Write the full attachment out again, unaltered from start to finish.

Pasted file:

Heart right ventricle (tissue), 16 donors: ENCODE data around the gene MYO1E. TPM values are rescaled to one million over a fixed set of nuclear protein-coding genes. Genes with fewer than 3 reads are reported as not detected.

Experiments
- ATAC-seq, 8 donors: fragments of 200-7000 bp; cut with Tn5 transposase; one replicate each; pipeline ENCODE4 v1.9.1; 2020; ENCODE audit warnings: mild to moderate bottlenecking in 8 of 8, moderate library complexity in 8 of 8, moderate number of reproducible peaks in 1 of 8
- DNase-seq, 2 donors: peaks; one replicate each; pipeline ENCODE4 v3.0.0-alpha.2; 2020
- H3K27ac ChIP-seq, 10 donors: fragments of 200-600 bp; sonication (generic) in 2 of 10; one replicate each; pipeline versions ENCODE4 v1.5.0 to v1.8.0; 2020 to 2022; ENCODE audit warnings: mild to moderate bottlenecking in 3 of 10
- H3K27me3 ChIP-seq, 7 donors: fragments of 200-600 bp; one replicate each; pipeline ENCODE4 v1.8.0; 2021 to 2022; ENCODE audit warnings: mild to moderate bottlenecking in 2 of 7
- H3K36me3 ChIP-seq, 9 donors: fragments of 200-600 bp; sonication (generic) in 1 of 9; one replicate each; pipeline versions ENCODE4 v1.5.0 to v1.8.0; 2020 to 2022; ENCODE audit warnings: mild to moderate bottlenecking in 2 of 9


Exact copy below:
Heart right ventricle (tissue), 16 donors: ENCODE data around the gene MYO1E. TPM values are rescaled to one million over a fixed set of nuclear protein-coding genes. Genes with fewer than 3 reads are reported as not detected.

Experiments
- ATAC-seq, 8 donors: fragments of 200-7000 bp; cut with Tn5 transposase; one replicate each; pipeline ENCODE4 v1.9.1; 2020; ENCODE audit warnings: mild to moderate bottlenecking in 8 of 8, moderate library complexity in 8 of 8, moderate number of reproducible peaks in 1 of 8
- DNase-seq, 2 donors: peaks; one replicate each; pipeline ENCODE4 v3.0.0-alpha.2; 2020
- H3K27ac ChIP-seq, 10 donors: fragments of 200-600 bp; sonication (generic) in 2 of 10; one replicate each; pipeline versions ENCODE4 v1.5.0 to v1.8.0; 2020 to 2022; ENCODE audit warnings: mild to moderate bottlenecking in 3 of 10
- H3K27me3 ChIP-seq, 7 donors: fragments of 200-600 bp; one replicate each; pipeline ENCODE4 v1.8.0; 2021 to 2022; ENCODE audit warnings: mild to moderate bottlenecking in 2 of 7
- H3K36me3 ChIP-seq, 9 donors: fragments of 200-600 bp; sonication (generic) in 1 of 9; one replicate each; pipeline versions ENCODE4 v1.5.0 to v1.8.0; 2020 to 2022; ENCODE audit warnings: mild to moderate bottlenecking in 2 of 9